Philosophy and Choreography Together in SF
From December 11 – 13, San Francisco’s CounterPulse will present Jess Curtis/Gravity’s Intercontinental Collaborations #6 at the Gray Area/Grand Theater (2665 Mission Street). Curtis, who divides his time between San Francisco and Berlin, has a long history of creating experimental, body-based performances with an eclectic array of collaborators. When the press release for this evening of performance popped up in my inbox, I was intrigued to see philosopher Alva Noë listed as a collaborator and performer.
Alva Noë recently made a bit of a splash in October when the NY Times published an essay of his called “What Art Unveils”, which was subsequently read and shared widely in the dance community. Among various points made in the essay, Noë observes, “Art is a way of learning about ourselves. Works of art are tools, but they have been made strange, and that is the source of their power.” His newest book, Strange Tools, expands on these ideas; the experience of reading it is at once mind-expanding and affirming. As a philosopher working on questions of perception and consciousness, he is among a group of thinkers proposing an “enactive approach” to perception; he asserts, “perceiving is a kind of skillful bodily activity.” What this means, in the most basic sense, is that perception is not a process in the brain; it is not merely “thinking.” Instead we can think of perception as a dynamic “doing” where our embodied interaction with our surroundings both organizes, and is organized by, the world around us. Pretty heavy, abstract stuff—and yet it has found an eager audience in the dance world.
“My first book was called Action in Perception,” Noë told me recently during a phone conversation. “It targeted a mostly academic audience – predominantly in philosophy and neuroscience – but to my astonishment I learned that it was being read by people in the dance community.”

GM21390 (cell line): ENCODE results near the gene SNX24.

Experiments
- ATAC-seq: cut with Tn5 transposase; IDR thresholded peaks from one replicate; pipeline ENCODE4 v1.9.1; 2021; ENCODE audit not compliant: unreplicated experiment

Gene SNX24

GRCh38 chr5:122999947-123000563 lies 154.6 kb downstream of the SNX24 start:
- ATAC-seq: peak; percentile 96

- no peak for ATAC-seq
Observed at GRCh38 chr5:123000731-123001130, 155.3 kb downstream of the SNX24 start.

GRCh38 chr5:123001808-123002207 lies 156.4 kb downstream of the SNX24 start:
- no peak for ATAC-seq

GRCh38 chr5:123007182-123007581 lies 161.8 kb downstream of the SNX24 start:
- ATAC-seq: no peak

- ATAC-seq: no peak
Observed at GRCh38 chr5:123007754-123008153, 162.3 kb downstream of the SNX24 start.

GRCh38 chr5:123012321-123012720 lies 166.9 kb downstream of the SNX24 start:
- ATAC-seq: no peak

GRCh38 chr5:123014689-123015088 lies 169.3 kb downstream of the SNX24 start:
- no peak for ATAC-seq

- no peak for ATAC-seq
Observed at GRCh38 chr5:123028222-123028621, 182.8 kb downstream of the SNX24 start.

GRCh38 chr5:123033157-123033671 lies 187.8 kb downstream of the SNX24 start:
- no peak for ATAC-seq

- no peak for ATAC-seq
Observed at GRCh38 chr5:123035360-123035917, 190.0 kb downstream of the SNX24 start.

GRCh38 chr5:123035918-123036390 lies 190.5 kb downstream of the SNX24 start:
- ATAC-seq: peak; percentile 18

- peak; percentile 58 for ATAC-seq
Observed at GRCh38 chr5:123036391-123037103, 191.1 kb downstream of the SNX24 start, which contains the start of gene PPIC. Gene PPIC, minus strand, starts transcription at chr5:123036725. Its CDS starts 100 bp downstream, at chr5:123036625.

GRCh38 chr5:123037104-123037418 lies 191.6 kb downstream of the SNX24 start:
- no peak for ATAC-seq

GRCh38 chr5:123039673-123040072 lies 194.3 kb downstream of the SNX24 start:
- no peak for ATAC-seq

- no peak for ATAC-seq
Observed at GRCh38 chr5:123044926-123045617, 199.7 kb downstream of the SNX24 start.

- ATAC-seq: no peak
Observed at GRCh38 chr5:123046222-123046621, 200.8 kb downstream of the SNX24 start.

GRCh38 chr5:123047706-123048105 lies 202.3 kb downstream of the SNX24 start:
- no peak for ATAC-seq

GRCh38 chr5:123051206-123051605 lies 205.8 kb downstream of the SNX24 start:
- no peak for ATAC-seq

But perhaps it should not have been such a surprise. “People in the dance world – dance makers and dancers – are exquisitely interested in the relationship between consciousness and the body, consciousness and movement,” he said. “Some of the things I was saying seemed to resonate with them. For example, in my view every experience we have is, in some sense, something we make, or compose. So you can even start to think of choreography or dance making as a kind of research into an investigation of consciousness itself.”
The first choreographer with whom the philosopher had a productive encounter was acclaimed dance-maker, improviser, and videographer Lisa Nelson to see how dance training and composition might intersect with philosophy and neuroscience in generating knowledge from an embodied perspective. They did a joint workshop using Nelson’s “Tuning Scores” pedagogy accompanied by lectures by Noë proposing dance as a research practice and as an investigation of the perception of consciousness through movement. It was well-received and things evolved from there.
Not long after, he was invited to meet William Forsythe when The Forsythe Company was performing in the Bay Area, where Noë is a professor of philosophy at the University of California, Berkeley.
“Bill and I really took to each other,” Noë told me. “We had a conversation that spanned all sorts of areas about perception and consciousness, science, dance, and choreography. Eventually he invited me to come visit and spend some time during a creation with his company and it was very productive.”
Noe ended up serving as “philosopher-in-residence” for The Forsythe Company from 2008 until the company was disbanded in 2014. And what does a philosopher-in-residence in a dance company do? He says, “I wish I could say, ‘Well, I did X, Y and Z’ or ‘I contributed this, that and the other’ to the work of the company. But it was much more diffuse than that. I was there foraging for knowledge and information and they were picking my brain for knowledge and information. I was in the studio and I was simply one of the voices, one of the thinkers, in the space.”
Diffuse or not, Noë credits this work as essential to the writing of Strange Tools. “In a lot of ways I never could have written it if not for all that I learned through that association,” he reflects. “And it isn’t just about Bill or Bill’s company, it was that it was an opening for me to discover a new world of artistic practice that I didn’t know that much about beforehand.”
Perhaps one of the reasons that Noë’s thinking resonates so strongly with dance-makers, and why the collaboration with Forsythe was so productive, is that he is able to convey to a non-arts audience an understanding of what choreography is, what art is, that dance-makers know implicitly but are not able to articulate for themselves. In “What Art Unveils,” he writes, “art is itself a research practice, a way of investigating the world and ourselves. Art displays us to ourselves, and in a way makes us anew, by disrupting our habitual activities of doing and making.”